A daily surrender

Nearly three years ago we packed our bags and boarded a plane headed to Nicaragua with our two oldest children. We could not have known that the souvenirs we carefully packed would be in the company of so many hopes and dreams that we brought back with us. We had come to serve this land full of serene lakes and majestic volcanoes, but we were the ones who received the greater blessing. We were the ones who were changed by the gospel.



Outside are the sounds of tropical birds singing in the ever present sun. The palm trees are waving against the bright sky through a gentle breeze, but the day promises to warm up to a steady heat that has everyone seeking shade. The dust blows and covers the world here with a fine layer of grit, and we pray for rain.

We call Nicaragua our home, but the truth remains that we are only passing through. When God called us to this beautiful country, we knew not the length of our leaving. So we sold our life in Cincinnati, and cut the strings that might pull us back before God had released us. We held out our hands for what would be given and what would be taken away.


It changes you.

Surrender changes who you are, what you do, how you think. It is never easy. It is never final. You release your will only to pick it back up again. It takes the sun one rise and fall before you must commit to doing it all over. And Jesus said with his last breath, “It is finished.” It will be the same for our surrender. It will never be final, until we give up our last breath.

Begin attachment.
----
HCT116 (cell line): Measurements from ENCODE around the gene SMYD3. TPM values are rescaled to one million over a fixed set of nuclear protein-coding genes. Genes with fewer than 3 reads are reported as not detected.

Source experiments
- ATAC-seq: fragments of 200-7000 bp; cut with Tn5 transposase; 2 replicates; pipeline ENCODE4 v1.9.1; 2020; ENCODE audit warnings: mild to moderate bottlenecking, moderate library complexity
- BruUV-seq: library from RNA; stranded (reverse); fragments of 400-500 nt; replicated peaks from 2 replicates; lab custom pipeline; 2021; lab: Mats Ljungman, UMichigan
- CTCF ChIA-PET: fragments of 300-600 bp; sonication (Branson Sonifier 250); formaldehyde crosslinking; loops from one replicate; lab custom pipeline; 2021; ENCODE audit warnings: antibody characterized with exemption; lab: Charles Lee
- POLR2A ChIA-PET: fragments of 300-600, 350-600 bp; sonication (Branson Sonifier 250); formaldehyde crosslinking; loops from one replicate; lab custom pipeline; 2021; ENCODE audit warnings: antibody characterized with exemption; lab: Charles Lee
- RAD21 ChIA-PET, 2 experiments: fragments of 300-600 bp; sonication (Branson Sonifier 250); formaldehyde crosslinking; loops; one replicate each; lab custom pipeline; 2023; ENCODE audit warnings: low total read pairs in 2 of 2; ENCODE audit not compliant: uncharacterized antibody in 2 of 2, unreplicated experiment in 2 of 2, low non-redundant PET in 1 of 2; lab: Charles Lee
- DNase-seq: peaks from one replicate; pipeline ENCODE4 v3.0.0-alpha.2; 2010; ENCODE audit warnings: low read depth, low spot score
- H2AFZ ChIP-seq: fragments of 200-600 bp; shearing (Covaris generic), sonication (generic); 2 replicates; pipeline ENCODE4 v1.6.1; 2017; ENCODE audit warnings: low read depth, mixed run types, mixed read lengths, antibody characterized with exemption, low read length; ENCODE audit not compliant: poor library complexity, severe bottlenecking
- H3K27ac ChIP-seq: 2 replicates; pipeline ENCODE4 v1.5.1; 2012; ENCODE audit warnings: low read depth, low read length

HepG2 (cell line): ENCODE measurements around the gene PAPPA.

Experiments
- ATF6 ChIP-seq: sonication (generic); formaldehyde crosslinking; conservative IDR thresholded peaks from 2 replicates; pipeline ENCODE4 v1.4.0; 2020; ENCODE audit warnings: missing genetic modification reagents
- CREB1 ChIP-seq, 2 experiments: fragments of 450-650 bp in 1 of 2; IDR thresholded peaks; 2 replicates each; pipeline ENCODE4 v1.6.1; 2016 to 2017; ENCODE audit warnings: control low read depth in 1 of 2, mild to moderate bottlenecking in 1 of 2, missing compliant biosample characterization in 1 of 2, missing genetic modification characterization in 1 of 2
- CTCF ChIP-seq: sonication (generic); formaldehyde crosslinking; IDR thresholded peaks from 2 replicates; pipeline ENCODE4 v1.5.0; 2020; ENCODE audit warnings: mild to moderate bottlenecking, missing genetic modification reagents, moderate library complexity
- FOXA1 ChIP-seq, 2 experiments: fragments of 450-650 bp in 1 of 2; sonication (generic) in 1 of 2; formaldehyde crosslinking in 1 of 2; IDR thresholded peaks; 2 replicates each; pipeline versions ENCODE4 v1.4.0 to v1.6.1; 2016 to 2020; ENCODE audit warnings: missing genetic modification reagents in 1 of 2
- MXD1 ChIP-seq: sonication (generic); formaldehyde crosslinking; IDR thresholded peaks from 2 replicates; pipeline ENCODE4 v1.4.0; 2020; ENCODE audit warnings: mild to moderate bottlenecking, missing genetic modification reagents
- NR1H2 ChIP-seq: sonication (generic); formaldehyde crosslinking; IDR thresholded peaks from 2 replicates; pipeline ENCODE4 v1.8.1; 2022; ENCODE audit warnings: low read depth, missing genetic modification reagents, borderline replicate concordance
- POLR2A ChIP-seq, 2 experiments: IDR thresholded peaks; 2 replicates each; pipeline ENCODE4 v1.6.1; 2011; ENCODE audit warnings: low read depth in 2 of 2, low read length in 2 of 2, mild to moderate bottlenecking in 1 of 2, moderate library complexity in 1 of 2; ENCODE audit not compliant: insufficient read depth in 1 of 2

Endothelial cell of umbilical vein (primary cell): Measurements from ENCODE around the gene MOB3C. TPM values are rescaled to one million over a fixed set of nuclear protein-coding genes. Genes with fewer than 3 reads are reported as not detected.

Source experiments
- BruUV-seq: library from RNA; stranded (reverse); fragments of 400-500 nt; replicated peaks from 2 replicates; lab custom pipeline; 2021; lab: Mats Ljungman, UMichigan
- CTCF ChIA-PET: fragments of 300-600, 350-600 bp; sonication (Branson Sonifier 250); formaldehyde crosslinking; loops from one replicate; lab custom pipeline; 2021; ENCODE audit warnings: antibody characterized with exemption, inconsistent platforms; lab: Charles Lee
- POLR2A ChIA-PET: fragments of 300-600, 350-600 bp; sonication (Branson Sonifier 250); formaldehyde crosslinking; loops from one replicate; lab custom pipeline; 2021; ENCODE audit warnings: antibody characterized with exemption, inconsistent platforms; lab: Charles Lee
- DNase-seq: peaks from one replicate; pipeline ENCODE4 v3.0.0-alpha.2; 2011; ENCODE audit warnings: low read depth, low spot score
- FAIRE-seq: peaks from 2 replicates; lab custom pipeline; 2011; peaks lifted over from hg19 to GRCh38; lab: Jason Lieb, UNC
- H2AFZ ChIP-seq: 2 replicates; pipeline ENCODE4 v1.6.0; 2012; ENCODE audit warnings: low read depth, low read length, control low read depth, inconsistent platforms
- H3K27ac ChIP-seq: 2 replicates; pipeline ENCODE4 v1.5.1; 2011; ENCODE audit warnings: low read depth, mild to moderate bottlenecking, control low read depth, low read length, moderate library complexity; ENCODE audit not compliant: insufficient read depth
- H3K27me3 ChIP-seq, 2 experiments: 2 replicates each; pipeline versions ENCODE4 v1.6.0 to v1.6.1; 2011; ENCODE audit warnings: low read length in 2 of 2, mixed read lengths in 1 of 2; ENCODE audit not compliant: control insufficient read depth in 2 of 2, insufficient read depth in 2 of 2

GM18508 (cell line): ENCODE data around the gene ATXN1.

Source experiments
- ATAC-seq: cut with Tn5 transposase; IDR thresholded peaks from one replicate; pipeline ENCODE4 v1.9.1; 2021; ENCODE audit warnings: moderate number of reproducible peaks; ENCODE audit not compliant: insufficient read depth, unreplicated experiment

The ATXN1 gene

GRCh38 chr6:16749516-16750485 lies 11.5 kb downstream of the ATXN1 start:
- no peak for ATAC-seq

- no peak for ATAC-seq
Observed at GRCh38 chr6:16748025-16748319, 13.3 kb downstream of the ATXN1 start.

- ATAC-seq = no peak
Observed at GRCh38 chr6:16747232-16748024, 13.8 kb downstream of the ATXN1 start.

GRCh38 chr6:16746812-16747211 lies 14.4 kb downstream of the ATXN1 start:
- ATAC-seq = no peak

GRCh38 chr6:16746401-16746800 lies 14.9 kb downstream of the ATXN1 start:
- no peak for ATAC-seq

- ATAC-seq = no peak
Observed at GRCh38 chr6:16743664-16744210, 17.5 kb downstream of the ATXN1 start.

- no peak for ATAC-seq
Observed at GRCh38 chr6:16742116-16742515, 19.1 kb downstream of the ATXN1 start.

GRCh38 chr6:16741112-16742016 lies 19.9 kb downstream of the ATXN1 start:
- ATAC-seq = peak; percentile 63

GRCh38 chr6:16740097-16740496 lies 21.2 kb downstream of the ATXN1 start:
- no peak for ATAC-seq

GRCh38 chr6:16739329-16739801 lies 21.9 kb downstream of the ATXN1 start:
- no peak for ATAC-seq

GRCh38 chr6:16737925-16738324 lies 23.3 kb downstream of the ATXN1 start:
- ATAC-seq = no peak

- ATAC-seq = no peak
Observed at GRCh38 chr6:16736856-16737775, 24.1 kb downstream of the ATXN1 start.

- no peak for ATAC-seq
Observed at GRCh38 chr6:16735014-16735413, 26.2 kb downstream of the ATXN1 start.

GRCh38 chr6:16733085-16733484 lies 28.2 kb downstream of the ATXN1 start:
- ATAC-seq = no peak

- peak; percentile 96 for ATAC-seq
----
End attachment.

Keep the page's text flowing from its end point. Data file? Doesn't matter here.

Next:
Nicaragua has taught us a lot about sacrifice, and we are grateful. We left behind our home, our family, our culture, our language, our way of knowing how to do things, and for a long while we struggled with finding our place in this new country. But as days turned to weeks, turned to months, turned to a year we found a place to belong. Our concrete house became home, our new friends became family, our culture blended with our surroundings as our one language became two, and we learned how to do things all over again in different ways.  And somehow the loss of everything we knew turned into the gain of so many things we didn’t know we could love.

We could not have seen the path that God would ask us to walk. We could not have known the length of this journey. We put our faith into the hands of God, and said, “I trust you with my life.”

I think it’s best not to know the last chapter, for when we read ahead we do not give ourselves full permission to enjoy the story.

In the quiet mornings and the shadowed evenings of the past few months, we have come to realize that our path is taking yet another turn. God, in His all-knowing presence, is leading us away from Nicaragua. There are many things that we do not know about our next steps, and many things that we do not understand, but we find ourselves again with the posture of open hands. “God, we know that you are good. All that we have is yours, all that we are we give to you. We trust that you will not waste any offering of sacrifice in your name, and that you will use every moment for your good and for your glory.”

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